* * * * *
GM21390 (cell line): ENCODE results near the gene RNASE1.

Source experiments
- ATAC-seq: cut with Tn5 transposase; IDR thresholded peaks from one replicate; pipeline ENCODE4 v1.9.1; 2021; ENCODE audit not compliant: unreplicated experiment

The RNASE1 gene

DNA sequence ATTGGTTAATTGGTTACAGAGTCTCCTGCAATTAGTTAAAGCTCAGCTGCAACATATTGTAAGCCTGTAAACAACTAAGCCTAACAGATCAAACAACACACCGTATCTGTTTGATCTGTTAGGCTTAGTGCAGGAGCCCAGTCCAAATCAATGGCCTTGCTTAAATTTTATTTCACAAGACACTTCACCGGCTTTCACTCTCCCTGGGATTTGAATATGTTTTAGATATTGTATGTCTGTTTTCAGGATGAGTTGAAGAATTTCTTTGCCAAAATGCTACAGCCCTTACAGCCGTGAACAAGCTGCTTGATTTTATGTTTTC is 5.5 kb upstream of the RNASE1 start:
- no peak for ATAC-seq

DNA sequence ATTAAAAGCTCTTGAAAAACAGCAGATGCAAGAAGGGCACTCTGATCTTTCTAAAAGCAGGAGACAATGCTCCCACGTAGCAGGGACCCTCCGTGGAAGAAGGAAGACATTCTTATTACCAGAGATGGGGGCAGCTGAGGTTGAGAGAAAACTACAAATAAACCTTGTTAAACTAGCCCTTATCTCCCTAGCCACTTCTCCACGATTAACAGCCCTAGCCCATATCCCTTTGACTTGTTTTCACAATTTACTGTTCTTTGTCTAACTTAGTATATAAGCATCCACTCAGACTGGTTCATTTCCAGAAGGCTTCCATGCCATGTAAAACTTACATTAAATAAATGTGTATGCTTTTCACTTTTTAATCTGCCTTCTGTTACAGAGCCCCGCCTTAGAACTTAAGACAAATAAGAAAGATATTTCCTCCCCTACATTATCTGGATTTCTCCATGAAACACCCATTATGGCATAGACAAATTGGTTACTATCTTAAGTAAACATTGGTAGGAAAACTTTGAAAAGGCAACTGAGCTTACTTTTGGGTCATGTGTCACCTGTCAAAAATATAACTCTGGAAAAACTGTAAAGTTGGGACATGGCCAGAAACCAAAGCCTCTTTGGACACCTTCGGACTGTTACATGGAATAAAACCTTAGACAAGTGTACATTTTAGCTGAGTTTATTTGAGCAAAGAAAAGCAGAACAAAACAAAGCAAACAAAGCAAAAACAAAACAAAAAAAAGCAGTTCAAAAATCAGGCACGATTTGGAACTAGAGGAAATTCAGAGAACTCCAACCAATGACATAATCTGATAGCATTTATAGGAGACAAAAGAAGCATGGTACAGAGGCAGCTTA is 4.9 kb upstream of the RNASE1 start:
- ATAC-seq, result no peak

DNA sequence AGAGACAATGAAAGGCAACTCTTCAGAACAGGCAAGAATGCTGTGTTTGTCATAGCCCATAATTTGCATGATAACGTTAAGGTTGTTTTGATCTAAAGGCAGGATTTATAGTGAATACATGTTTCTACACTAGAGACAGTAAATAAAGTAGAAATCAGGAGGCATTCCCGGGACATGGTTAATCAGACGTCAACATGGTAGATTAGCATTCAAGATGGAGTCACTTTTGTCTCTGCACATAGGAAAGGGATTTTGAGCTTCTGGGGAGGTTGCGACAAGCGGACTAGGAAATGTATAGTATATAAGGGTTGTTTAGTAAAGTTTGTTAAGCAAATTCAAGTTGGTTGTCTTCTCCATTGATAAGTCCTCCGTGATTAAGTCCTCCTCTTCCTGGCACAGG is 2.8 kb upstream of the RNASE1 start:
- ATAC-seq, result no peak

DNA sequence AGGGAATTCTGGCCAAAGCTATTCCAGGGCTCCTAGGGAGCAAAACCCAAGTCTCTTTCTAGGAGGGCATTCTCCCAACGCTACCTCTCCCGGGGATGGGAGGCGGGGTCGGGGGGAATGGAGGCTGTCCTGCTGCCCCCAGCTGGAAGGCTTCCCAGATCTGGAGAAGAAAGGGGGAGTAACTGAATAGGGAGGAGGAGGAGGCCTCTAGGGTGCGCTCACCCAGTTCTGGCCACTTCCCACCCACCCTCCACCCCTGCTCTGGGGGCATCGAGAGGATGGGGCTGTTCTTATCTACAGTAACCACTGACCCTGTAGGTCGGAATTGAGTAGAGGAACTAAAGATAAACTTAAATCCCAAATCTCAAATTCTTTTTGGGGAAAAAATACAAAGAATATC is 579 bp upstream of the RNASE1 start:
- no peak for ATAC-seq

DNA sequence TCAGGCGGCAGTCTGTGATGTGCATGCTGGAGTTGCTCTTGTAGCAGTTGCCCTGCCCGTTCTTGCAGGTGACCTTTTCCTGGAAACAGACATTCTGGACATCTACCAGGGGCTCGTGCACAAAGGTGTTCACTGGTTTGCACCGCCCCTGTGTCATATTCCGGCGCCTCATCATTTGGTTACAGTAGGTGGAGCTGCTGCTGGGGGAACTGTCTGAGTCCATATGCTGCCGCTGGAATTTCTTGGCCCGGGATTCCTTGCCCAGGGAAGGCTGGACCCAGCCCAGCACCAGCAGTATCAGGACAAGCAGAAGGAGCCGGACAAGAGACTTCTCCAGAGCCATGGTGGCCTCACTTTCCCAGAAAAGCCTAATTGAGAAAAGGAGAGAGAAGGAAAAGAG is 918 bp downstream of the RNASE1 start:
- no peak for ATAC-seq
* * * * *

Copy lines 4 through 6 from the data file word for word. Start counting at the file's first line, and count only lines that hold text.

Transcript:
The RNASE1 gene

DNA sequence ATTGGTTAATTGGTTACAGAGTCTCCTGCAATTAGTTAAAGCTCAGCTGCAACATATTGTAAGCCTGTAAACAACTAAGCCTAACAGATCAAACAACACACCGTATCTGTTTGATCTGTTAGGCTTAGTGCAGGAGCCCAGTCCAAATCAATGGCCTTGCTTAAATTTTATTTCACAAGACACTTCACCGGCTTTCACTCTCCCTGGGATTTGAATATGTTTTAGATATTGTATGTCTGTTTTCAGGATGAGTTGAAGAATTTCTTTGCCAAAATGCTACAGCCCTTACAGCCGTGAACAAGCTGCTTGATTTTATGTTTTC is 5.5 kb upstream of the RNASE1 start:
- no peak for ATAC-seq